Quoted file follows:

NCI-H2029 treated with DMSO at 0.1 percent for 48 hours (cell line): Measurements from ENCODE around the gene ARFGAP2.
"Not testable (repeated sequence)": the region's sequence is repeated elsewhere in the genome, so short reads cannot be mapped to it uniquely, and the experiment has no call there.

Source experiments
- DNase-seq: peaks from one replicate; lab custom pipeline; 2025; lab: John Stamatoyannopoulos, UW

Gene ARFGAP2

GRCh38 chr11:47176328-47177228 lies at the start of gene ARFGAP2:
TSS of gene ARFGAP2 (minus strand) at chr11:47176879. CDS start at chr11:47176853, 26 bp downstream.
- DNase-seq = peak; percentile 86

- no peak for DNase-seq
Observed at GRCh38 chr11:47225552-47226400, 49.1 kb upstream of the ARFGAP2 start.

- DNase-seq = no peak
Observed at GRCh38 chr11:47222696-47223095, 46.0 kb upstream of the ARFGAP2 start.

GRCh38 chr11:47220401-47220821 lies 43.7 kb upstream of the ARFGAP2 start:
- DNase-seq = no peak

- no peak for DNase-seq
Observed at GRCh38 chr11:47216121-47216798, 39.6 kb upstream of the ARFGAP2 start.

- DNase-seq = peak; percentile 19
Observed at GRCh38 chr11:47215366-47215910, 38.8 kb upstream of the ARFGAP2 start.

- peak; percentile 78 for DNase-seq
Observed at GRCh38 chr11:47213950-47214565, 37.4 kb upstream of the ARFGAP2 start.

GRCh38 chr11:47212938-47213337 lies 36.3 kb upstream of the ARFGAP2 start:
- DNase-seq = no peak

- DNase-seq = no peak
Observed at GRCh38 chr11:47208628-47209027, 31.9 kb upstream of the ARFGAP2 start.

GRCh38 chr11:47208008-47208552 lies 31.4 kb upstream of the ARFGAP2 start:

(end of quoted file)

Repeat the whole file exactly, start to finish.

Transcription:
NCI-H2029 treated with DMSO at 0.1 percent for 48 hours (cell line): Measurements from ENCODE around the gene ARFGAP2.
"Not testable (repeated sequence)": the region's sequence is repeated elsewhere in the genome, so short reads cannot be mapped to it uniquely, and the experiment has no call there.

Source experiments
- DNase-seq: peaks from one replicate; lab custom pipeline; 2025; lab: John Stamatoyannopoulos, UW

Gene ARFGAP2

GRCh38 chr11:47176328-47177228 lies at the start of gene ARFGAP2:
TSS of gene ARFGAP2 (minus strand) at chr11:47176879. CDS start at chr11:47176853, 26 bp downstream.
- DNase-seq = peak; percentile 86

- no peak for DNase-seq
Observed at GRCh38 chr11:47225552-47226400, 49.1 kb upstream of the ARFGAP2 start.

- DNase-seq = no peak
Observed at GRCh38 chr11:47222696-47223095, 46.0 kb upstream of the ARFGAP2 start.

GRCh38 chr11:47220401-47220821 lies 43.7 kb upstream of the ARFGAP2 start:
- DNase-seq = no peak

- no peak for DNase-seq
Observed at GRCh38 chr11:47216121-47216798, 39.6 kb upstream of the ARFGAP2 start.

- DNase-seq = peak; percentile 19
Observed at GRCh38 chr11:47215366-47215910, 38.8 kb upstream of the ARFGAP2 start.

- peak; percentile 78 for DNase-seq
Observed at GRCh38 chr11:47213950-47214565, 37.4 kb upstream of the ARFGAP2 start.

GRCh38 chr11:47212938-47213337 lies 36.3 kb upstream of the ARFGAP2 start:
- DNase-seq = no peak

- DNase-seq = no peak
Observed at GRCh38 chr11:47208628-47209027, 31.9 kb upstream of the ARFGAP2 start.

GRCh38 chr11:47208008-47208552 lies 31.4 kb upstream of the ARFGAP2 start: